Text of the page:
What is wonderful about this collection of essays is that Daisy Buchanan doesn’t hide behind her words. She shows aspects of her own personality that aren’t always the most desirable qualities but she needs to do that  to help you understand how much you can love your sister but want to thump them in the arm until they squeal too.

It is an amazing celebration of sisterhood that can be found within these pages. Read it, love it, and then buy it for your sister for Christmas.

The Sisterhood – A Love Letter to the Women Who Have Shaped Me by Daisy Buchanan is available now.

For more information regarding Daisy Buchanan (@NotRollerGirl) please visit her Twitter page.

For more information regarding Headline (@headlinepg) please visit www.headline.co.uk.

Title: The Most Fun We Ever Had

Author: Claire Lombardo

Pages: 544 Pages

Publisher: Doubleday Books

The Blurb

When Marilyn Connolly and David Sorenson fall in love in the 1970s, they are blithely ignorant of all that’s to come. By 2016, their four radically different daughters are each in a state of unrest: Wendy, widowed young, soothes herself with booze and younger men; Violet, a litigator-turned-stay-at-home-mom, battles anxiety and self-doubt when the darkest part of her past resurfaces; Liza, a neurotic and newly tenured professor, finds herself pregnant with a baby she’s not sure she wants by a man she’s not sure she loves; and Grace, the dawdling youngest daughter, begins living a lie that no one in her family even suspects. Above it all, the daughters share the lingering fear that they will never find a love quite like their parents’.

As the novel moves through the tumultuous year following the arrival of Jonah Bendt–given up by one of the daughters in a closed adoption fifteen years before–we are shown the rich and varied tapestry of the Sorensons’ past: years marred by adolescence, infidelity, and resentment, but also the transcendent moments of joy that make everything else worthwhile.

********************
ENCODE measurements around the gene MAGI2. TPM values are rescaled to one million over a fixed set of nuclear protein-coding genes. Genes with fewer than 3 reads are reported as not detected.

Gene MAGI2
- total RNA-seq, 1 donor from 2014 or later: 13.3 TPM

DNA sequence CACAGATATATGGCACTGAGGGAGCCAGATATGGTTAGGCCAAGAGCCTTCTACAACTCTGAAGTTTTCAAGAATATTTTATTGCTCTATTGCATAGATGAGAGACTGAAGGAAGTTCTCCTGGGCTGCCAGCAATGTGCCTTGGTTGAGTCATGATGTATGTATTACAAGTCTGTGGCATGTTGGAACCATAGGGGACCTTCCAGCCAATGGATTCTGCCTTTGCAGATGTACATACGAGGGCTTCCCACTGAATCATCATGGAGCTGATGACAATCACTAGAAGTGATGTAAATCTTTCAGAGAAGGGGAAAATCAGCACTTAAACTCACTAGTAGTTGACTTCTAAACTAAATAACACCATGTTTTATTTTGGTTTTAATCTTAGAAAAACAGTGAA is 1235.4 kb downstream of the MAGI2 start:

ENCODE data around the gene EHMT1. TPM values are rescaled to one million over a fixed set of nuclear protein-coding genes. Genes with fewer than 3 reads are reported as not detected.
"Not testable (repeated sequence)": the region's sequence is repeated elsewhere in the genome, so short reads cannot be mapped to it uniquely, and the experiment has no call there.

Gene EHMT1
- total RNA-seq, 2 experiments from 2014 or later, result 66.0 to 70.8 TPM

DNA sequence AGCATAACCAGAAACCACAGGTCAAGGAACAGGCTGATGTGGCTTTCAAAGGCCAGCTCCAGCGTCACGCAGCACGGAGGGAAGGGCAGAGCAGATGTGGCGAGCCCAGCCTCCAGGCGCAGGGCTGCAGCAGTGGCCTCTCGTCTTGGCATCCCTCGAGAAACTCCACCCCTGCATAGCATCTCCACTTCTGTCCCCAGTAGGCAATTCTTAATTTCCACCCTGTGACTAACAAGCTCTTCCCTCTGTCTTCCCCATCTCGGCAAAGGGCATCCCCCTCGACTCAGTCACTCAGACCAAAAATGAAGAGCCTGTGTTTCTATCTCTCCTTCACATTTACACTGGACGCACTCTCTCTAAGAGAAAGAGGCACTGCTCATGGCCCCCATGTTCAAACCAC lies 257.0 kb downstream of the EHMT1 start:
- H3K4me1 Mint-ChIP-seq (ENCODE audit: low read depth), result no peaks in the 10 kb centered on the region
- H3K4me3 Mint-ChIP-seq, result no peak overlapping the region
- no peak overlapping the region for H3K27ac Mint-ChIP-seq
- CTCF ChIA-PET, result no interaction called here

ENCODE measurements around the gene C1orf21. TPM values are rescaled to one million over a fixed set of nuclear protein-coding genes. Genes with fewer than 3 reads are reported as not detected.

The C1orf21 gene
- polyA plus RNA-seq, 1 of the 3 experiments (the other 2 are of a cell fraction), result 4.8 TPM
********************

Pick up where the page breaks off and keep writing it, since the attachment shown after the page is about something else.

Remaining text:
Spanning nearly half a century, and set against the quintessential American backdrop of Chicago and its prospering suburbs, Lombardo’s debut explores the triumphs and burdens of love, the fraught tethers of parenthood and sisterhood, and the baffling mixture of affection, abhorrence, resistance, and submission we feel for those closest to us. In painting this luminous portrait of a family’s becoming, Lombardo joins the ranks of writers such as Celeste Ng, Elizabeth Strout, and Jonathan Franzen as visionary chroniclers of our modern lives.

The Review

Oh wow. Claire Lombardo’s book The Most Fun We Ever Had is a modern day sweeping family saga filled with drama, mystery, intrigue, and love.

The Most Fun We Ever Had focuses on the Connolly family: the parents, four daughters, and the assortment of grandchildren. It looks at the way in which we can never really fully know the people who we are most close to. We are only really allowed to know what the individual person allows us to know. It shows us how secrets can never be kept fully hidden; how eventually we will have to deal with the demons of our past.

It shows how fragile relationships between the ones you love can be. How loving someone doesn’t necessarily mean you have to like them.

Lombardo really has got inside the nooks and crannies of family life. She shows the nuances and drama can be both big and small and still have a massive impact.

The Most Fun We Ever Had is a novel to get fully invested in. It has the making of a Netflix series written all over it. Come on Reese Witherspoon – get this book optioned.

The Most Fun We Ever Had by Claire Lombardo is available now.

For more information regarding Claire Lombardo (@ClaireLombardo) please visit www.clairelombardo.com.

For more information regarding Doubleday Books (@DoubledayUK) please visit www.penguin.co.uk.

Title: Future Popes of Ireland

Author: Darragh Martin

Pages: 448 pages

Publisher: Fourth Estate

The Blurb

In 1979 Bridget Doyle has one goal left in life: for her family to produce the very first Irish pope. Fired up by John Paul II’s appearance in Phoenix Park, she sprinkles Papal-blessed holy water on the marital bed of her son and daughter-in-law, and leaves them to get on with things. But nine months later her daughter-in-law dies in childbirth and Granny Doyle is left bringing up four grandchildren: five-year-old Peg, and baby triplets Damien, Rosie and John Paul.